This is a textual version of Ways to Speed Up Blender Cycles Rendering, hope Andrew won’t mind me writing a textual version of his video. ;) This post is mostly for self-reference and does not contains all the methods shown by Andrew.
We’ll see how we can create better renders and how render times can be reduced by merely changing some factory settings, and also what prices we might have to pay for that optimization.
Reduce Light Bounces
While light bounces bring realism, it is a processor intensive task. You must keep it lower while still maintaining the realistic output. No light bounces (global illumination) can render the scene as unrealistic or cartoonish. One bounce is enough until you are rendering glass. In that case, you can set the global setting to 1 bounce and transparency to 3-4. This setting can be found under Render Tab > Light Paths.
When you are making an interior scene, in which there is a window from where light (area) is coming. It’s better to use the area light as a portal. Doing it does not do all the calculations of light which is being outside the window and the building.
This can help keep samples 2x low, while grain still in control.
Not to remind, if you have GPU, use it. By default, this setting is set to CPU which most newcomers don’t notice.
If you have a GPU, but still can’t see GPU in these setting. You might have to enable it from system setting.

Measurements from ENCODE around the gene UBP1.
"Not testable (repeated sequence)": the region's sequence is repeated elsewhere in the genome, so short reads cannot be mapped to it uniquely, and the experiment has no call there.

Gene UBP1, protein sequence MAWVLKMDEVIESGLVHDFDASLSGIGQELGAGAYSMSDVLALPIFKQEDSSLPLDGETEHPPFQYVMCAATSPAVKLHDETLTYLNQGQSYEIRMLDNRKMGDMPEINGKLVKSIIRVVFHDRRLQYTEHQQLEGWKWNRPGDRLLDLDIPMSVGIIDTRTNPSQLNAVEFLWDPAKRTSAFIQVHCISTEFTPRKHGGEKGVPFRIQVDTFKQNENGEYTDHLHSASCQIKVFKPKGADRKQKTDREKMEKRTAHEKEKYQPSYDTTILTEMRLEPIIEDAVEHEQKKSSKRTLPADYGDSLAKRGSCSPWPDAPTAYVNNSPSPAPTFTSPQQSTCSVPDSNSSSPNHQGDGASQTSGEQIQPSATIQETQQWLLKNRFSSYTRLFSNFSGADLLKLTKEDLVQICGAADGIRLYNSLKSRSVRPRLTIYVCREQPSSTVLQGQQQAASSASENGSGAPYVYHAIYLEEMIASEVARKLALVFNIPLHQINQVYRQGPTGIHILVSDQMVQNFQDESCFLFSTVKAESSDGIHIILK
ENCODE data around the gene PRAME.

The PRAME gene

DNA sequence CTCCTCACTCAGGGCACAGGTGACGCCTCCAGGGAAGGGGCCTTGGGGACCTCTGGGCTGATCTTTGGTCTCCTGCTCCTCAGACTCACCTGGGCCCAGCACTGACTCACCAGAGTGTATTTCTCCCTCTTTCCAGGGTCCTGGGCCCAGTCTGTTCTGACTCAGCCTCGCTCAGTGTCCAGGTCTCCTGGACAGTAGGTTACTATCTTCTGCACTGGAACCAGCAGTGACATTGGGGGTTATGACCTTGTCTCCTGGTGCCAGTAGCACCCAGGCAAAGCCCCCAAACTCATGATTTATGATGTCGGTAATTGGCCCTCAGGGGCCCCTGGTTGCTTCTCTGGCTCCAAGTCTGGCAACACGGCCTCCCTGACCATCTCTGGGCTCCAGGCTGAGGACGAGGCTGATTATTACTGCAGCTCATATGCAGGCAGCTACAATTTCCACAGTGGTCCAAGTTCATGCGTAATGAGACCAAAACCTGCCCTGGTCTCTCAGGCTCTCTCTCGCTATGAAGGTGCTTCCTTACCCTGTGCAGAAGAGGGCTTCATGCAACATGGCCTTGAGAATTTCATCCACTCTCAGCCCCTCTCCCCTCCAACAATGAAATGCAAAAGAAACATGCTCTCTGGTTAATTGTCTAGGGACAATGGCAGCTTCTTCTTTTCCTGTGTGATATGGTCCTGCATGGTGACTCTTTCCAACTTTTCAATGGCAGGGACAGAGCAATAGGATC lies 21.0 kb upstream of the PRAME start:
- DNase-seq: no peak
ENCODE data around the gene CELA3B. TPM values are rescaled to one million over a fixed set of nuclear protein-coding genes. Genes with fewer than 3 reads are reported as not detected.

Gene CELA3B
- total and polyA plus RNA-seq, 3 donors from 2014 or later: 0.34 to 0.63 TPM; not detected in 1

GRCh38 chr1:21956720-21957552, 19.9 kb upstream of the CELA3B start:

Change Tile Size
When rendering with CPU, use lower tile size (because multiple threads can render different part of the frame simultaneously). While on GPU you have kinda 1 tile at a time to work on (Until you got two GPU, in that case, you’ll have 2 tiles at a given time). 512512 would be good for GPU. On the other hand, 3232 would be good for the CPU. When you buy a new GPU, do some tests to get to know your GPU’s optimal tile size.
Reducing sample can give you grain. There’s a point where sample going any high is pointless. Lower it until you start to see the grain. Compensating samples for grain is not always the best. There could be another reason causing the grain. Increasing samples will just increase the render time.
Starting from Blender 2.79, you can use the denoise feature in cycles. Tweak with settings to see what works for you better.
Clamping can get rid of fireflies. But with a cost. It kills lighting. It removes noise in fewer samples. Use it if all other noise reduction method fails. This setting can be found inside the Render > Light Path > Clamping.
Make sure refractive and reflective caustics are turned off unless necessary. By default, it’s turned off. Settings can be found inside Render > Light Paths > Caustics.
Use it whenever possible. Imagine multiple trees in a forest. GPU/CPU have to cache some texture and mesh data. And when it does it for every tree, there is goes resource hungry. Duplicating instead of instancing increases memory usage and render time. With only one tree, you can drop the resource usage drastically.
Another option to enable to reduce resource usage. Based on how close objects to the camera, it decides to keep the meshes low poly and high poly. Meshes close the camera are high poly. Settings can be found inside the subdivision modifier.
You might have to enable experimental feature set in Cycles for this setting to appear.
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